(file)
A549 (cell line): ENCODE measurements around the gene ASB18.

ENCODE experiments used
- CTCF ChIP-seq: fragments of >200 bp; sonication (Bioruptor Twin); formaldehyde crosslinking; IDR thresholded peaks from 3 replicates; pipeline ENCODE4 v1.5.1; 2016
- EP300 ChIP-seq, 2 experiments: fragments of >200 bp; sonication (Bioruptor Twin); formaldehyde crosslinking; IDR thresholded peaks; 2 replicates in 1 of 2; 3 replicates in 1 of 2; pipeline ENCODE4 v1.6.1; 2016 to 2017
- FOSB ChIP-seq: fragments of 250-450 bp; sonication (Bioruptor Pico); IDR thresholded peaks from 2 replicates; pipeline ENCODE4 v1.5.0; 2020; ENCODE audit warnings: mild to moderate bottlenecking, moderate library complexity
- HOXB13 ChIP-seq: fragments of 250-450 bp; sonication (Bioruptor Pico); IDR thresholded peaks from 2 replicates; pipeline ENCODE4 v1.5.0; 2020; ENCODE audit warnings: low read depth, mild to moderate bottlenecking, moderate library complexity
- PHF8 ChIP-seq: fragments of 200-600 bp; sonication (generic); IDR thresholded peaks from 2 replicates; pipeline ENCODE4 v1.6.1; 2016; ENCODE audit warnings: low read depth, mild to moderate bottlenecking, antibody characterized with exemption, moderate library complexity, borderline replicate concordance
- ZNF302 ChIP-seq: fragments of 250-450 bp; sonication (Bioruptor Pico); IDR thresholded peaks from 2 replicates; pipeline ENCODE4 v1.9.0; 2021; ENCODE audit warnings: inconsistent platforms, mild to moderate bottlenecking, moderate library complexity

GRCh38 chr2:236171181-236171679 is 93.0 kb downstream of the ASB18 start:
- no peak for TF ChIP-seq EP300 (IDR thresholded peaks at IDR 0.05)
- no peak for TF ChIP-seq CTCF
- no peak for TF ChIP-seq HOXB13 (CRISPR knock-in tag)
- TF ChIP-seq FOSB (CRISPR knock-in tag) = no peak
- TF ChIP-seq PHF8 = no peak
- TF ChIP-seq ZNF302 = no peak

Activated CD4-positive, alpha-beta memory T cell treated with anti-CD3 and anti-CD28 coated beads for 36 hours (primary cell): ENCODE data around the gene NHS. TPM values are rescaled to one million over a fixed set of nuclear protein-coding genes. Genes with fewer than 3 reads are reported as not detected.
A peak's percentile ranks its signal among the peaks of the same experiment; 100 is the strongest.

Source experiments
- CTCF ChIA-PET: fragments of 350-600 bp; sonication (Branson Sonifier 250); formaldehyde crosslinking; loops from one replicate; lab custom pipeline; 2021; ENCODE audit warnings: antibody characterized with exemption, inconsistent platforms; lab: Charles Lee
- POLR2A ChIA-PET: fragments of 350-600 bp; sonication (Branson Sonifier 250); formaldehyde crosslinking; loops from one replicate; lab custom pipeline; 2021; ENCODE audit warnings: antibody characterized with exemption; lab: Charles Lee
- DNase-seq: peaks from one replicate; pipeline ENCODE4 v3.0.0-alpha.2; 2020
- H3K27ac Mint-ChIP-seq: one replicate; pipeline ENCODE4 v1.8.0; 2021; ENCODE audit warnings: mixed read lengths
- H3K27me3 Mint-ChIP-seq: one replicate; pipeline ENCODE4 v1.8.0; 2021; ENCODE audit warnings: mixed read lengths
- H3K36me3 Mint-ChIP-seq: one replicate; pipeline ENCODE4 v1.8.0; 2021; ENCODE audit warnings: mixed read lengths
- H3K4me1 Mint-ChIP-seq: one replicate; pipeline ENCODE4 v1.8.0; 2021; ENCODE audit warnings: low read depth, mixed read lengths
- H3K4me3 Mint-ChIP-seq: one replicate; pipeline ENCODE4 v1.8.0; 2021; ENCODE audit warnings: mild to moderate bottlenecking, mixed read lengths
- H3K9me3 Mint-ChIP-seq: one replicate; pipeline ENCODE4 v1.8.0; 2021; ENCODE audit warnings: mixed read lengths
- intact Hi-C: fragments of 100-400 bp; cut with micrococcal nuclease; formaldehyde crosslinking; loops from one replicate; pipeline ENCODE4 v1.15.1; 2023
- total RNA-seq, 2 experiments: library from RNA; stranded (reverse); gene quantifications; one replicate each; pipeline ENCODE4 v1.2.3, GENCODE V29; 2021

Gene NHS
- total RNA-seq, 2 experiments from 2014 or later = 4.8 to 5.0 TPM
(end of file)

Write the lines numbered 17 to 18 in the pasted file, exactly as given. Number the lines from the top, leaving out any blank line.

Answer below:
A peak's percentile ranks its signal among the peaks of the same experiment; 100 is the strongest.

Source experiments